I’ve personally loved our children’s copy of “Greek Myths.” It’s easy to segue from this to a more complicated version of “The Iliad” (still not the actual version for my 5th/6th graders, though), since they have some knowledge of the key players.

    LOVE YOUR BLOG!

    • Jan says:

      I love that Heather: “EXPOSE them to the classics.” It’s nice hearing confirmation from others I respect! We’ve briefly covered “The Illiad” and “The Odyssey”, but only via a few paragraphs in a book on ancient Greece for kids we checked out from the library. I will have to look for this “Greek Myths” you mentioned; sounds like something my kids would enjoy. Thanks for the comment and feedback! :)

  2. Jill says:

    I question those uber kids. I read Shakespeare in high school and even then, I wouldn’t’ve gotten anything out of it had our English teacher not been there to translate. Shakespeare is more than thee and thou – – he had so many puns and sexual innuendo in his works that you wouldn’t even recognize it unless you were a Shakespearean expert.

    So, sure, these ultra smart kids can read it at age 6 – – but do they COMPREHEND what they are reading? Are they able to pick up the puns or the subtext? I doubt it.

    Keep up what you’re doing! No doubt when your kids are older they will recall the “simpler version” and be inspired to read the full text at an age when they will be able to comprehend and appreciate it more.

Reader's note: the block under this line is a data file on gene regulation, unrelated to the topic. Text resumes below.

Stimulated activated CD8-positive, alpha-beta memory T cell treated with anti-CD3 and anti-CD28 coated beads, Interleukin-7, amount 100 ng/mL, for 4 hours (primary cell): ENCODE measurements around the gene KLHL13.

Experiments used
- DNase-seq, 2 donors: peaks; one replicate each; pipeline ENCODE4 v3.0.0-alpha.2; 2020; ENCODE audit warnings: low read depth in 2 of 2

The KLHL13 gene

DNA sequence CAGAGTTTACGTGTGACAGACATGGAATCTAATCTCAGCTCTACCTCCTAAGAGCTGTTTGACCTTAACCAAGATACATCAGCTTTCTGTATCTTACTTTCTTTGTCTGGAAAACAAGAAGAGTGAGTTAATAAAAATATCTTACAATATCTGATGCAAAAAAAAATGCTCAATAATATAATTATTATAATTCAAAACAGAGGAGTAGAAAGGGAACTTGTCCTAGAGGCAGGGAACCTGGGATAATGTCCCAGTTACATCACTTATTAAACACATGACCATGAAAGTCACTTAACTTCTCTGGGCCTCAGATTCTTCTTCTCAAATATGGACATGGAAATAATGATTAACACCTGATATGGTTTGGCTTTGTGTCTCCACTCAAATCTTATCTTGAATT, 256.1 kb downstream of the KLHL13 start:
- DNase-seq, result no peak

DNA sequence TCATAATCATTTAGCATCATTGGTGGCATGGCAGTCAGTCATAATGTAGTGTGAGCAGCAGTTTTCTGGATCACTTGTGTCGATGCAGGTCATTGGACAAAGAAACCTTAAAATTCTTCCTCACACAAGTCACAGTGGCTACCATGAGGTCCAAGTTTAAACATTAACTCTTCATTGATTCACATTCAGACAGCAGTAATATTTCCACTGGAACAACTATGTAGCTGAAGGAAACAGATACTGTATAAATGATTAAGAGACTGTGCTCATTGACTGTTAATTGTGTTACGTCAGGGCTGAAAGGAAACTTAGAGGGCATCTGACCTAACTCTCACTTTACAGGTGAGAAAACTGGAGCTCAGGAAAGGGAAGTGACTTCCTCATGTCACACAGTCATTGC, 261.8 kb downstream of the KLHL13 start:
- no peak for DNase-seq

• Jan says:

      Thanks for the encouraging words!:)

    • Ashley says:

      It really depends on the kid.
      I had a high reading level and as a sophomore in high school could easily read Shakespeare and understood iambic pentameter. I eventually have gone on to performing Shakespeare through my late 30s . . . exposing someone early to any classic can only be a positive in the long run. :)

      • Jan says:

        Hi Ashley! That’s a great point! My daughter has a high reading level and a few years ago I thought she’d enjoy J.R.R. Tolkien books. She started one but said it was too “boring.” (!!) Now, however, she’s 14 and devours them. It really does depend on the kid, their age, their stage of development and all sorts of factors. :)

  3. Candice says:

    I agree with Jill, are they understanding what they are reading? I’d say not. And quite frankley you would not want a child to read most Shakespeares plays. They are full of adult content, only a few would be good for kids. I was an actress at the Seattle Shakespeare Company for 6 years, have been in over 15 different productions, and did countless hours of reseach to be able to fully understand my dialogue, and the scripts.MOST adults don’t fully understand the plays. Exposing them to the sonnetts and plays that they would understand and enjoy is fabulous. Make it accessible, and they will progress to harder works( books) in their own time.

    • Jan says:

      That’s great to hear confirmation of my hunch by someone who clearly knows Shakespeare! I appreciate your taking the time to comment and brighten my Monday morning with your words of encouragement! :)